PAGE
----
Don't tell me how miserable I'm going to be when the baby's born, how I'll miss sleep most of all. Don't crow that I'll look at the childfree with an envious eye. And for God's sake, don't tell me what I can and can't do while pregnant (drink, take anything stronger than Benadryl, et cetera).
Yesterday a Facebook friend posted the most insulting link on my wall: all the stupid and humiliating things to which new parents must accustom themselves, with a little note: "Better get used to it hun!" She took it down after I not-so-kindly let her know that what she did was fucked up.
I thought getting married brought out the busybodies. Getting knocked up, however, has proven far worse in that regard.
1) Thou shalt see Jack and Maizie as your brother and sister.
2) Thou shalt laugh early and often.
3) Thou shalt understand the meaning of giving.
4) Thou shalt appreciate, if not love, The Doors, The Cure and The Beatles.
5) Thou shalt be thy own person. We are here to support and love you unconditionally.
is a slippery one, tough to wrap your hands around. The question of who are you may seem more easily
approached when one is altered – drunk, high, something else – but sober it’s
so much more of a bitch. Life conspires to both structure and steal your
identity. You can’t allow it. The influences may come from without, but the strength
springs from within.
trying to figure out how to say this to Adam without sounding as though I’ve
preemptively smoked six doobies. Instead I say: “I’m sorry.”
the knee-jerk feminist reaction that may be imagined at that one! Why should
the woman, as vessel, apologize to
the man as invader? Penis as pirate,
really; a one-eyed Captain Jack. In any event, I am truly sorry. For once my
body has functioned as might be expected, and as it turns out it was the wrong
goddamned time for those sorts of uppity tricks.
mind-body connection malfunctioned. I planned and my uterus laughed.
my life I’ve considered myself too young
to fill-in-the-blank. At 23 I was too young for a full-time job, so I
switched to freelancing. Ten years later I was too young to get married, so I
stood under the chuppah and told myself that I would make it. Now at 40, I know I’m too young for this baby shit. I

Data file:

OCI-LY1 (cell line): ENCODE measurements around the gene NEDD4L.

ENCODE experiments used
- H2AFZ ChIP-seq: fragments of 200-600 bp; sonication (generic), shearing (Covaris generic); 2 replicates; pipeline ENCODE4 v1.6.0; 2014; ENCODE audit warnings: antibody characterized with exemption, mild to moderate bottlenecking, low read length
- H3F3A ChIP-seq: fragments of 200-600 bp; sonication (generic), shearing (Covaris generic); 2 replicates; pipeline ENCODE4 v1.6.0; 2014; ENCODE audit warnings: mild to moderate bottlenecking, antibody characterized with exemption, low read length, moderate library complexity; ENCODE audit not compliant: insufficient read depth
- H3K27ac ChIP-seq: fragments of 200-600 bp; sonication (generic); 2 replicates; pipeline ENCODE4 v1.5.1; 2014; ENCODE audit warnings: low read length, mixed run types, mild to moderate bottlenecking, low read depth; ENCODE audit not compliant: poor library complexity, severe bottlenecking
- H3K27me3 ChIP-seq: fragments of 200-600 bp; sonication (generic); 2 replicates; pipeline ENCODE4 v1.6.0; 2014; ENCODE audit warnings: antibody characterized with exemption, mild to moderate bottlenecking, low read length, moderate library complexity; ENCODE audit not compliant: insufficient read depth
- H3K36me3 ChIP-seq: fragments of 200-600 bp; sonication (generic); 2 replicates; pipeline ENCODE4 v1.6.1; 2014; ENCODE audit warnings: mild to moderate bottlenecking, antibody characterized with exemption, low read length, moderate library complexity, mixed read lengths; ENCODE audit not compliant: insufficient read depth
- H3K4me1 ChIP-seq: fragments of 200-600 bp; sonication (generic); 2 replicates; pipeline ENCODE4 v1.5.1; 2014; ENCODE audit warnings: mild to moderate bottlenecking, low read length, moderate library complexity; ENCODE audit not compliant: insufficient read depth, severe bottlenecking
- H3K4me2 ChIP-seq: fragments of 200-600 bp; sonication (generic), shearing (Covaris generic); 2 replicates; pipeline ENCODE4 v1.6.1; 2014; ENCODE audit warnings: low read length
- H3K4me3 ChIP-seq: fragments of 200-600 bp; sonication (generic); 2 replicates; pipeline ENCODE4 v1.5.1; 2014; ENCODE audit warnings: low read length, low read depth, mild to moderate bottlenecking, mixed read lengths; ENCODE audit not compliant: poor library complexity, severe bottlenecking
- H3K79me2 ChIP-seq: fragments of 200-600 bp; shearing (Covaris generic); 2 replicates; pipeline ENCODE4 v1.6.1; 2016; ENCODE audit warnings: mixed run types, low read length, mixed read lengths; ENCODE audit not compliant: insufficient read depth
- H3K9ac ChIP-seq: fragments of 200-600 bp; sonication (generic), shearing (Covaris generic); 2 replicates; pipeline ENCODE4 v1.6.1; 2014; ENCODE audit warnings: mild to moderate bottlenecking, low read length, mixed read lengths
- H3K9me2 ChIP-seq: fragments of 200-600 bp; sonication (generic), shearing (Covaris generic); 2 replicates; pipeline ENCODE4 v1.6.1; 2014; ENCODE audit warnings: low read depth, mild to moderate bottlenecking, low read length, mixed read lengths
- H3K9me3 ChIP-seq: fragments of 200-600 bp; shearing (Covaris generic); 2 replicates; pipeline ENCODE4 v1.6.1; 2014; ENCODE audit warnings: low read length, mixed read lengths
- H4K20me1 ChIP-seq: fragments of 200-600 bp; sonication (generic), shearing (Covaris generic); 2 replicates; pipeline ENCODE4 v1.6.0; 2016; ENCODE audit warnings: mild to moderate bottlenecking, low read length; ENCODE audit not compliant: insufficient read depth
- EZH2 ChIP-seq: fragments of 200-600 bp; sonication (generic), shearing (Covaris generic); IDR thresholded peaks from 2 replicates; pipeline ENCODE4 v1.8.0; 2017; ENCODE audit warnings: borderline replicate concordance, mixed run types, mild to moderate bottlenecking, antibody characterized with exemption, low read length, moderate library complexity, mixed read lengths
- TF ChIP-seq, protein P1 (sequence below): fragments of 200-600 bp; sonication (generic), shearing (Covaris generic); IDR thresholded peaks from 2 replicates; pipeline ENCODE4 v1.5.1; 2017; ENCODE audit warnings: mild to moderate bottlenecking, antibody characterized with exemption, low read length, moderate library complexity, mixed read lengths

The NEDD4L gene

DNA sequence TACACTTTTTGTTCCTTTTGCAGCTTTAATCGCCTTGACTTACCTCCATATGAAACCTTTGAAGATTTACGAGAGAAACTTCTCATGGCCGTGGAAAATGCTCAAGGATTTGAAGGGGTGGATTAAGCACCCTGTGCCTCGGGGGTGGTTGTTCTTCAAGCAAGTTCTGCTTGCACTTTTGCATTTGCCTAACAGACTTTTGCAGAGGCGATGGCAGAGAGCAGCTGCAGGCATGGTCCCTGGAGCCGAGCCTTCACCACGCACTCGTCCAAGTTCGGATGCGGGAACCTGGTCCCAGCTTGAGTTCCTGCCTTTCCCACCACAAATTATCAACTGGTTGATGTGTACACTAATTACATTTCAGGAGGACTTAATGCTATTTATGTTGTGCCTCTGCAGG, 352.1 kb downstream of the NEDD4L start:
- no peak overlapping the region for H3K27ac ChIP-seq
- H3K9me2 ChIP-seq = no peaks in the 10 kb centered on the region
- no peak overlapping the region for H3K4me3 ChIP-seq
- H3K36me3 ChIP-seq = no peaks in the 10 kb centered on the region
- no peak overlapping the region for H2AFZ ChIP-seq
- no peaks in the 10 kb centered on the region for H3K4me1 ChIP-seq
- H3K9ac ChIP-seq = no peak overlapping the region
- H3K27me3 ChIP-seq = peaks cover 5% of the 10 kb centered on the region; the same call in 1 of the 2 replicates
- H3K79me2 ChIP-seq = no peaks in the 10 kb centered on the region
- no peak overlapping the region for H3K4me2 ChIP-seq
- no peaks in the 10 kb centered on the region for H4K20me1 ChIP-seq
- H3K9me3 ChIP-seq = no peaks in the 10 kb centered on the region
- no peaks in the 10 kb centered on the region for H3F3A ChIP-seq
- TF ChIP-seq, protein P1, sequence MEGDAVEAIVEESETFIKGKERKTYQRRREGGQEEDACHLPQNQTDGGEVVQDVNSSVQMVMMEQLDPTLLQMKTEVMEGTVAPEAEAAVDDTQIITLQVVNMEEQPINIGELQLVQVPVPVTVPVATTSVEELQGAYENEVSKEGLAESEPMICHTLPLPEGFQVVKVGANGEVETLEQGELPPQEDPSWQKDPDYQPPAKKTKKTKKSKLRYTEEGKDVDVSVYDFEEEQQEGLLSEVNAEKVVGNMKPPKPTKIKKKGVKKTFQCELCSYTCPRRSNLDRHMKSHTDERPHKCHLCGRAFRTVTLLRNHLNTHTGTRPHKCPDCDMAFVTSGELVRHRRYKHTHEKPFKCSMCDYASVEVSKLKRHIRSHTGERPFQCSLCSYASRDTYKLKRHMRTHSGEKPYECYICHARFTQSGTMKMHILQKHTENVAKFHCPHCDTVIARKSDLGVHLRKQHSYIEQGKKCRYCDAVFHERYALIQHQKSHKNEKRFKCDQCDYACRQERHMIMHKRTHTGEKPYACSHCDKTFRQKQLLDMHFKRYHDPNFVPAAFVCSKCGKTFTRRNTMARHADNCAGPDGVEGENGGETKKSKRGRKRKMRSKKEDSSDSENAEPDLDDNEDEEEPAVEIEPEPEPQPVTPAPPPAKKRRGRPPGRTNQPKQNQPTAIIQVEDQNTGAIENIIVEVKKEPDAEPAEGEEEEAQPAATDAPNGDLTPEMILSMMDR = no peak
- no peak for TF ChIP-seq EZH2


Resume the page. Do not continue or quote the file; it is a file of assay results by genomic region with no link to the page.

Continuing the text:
wear a backpack, don’t I? I have way more in common with these early
twenty-somethings than I do with the women pushing strollers.
another thing I must tell you: The Mommy Mafia scares the crap out of me. These
are the women who descend to eat your brain the minute you make the
announcement that you’re knocked up. I see them in groups, tight multi-person
knots holding little bundles and patting tiny heads. They have been
assimilated. They have given themselves over to the Other, and the Other rules
their mind and their lives. The Other comes out of your body as a miniature
demanding devil and it is all you can do to stop from getting gored by the
Please, God, whoever or whatever you are, don't let me lose myself. Don't let me succumb to the Mommy Mafia. Don't make me the kind of person who will no longer listen to Eminem at top volume on my headphones. Please say it's okay to smoke pot every so often. Please, please tell me it's going to be okay.
When we were in Santa Barbara for New Year's, I felt a little off. Okay, I felt a lot off. "You're a drama queen," Adam told me as we walked down State Street and along the Riviera, and I agreed. Still, I took not one but two pregnancy tests. One inconclusive, one negative, both performed in toilet-tissue-strewn drugstore bathrooms.
After we returned home, I went to the doctor for an unrelated visit and asked her to run a test. "Negative, honey," she said, and I sighed with relief.
I didn't want a baby. Neither did Adam. Our life was exemplified by the time we'd just spent in my college town: out drinking until whenever, sleeping as late as we wanted. Sure, there were the dogs to consider, but they could be left for at least six hours at a time. We shared a single car, biked pretty much wherever we needed to go.
And even though that is all still the case, I find myself typing it in past tense.
On Jan. 29, I took a pregnancy test. When the lines appeared, I said: "Aw, hell naw." Then I called Adam and said: "Babe ...?"
Our lives had irrevocably changed.
The chances were that we were going to terminate the pregnancy. Never mind that at 40 years old with a preexisting condition, I was already a high risk. It wasn't about that. It was about the fact that we loved our life, the freedom and spontaneity and flexibility, and weren't so keen on giving it up.
A few weeks' discussion led to this: Adam looked at me and said: "We may be doing this, huh?"
I'm a writer and performer in Berkeley, Calif. I'm married to a big Jew nose and together we have a fantastic little boy, two gorgeous dogs and the afterlife of a beautiful cat. I am represented by Miriam Altshuler of Miriam Altshuler Literary Agency. Life is good!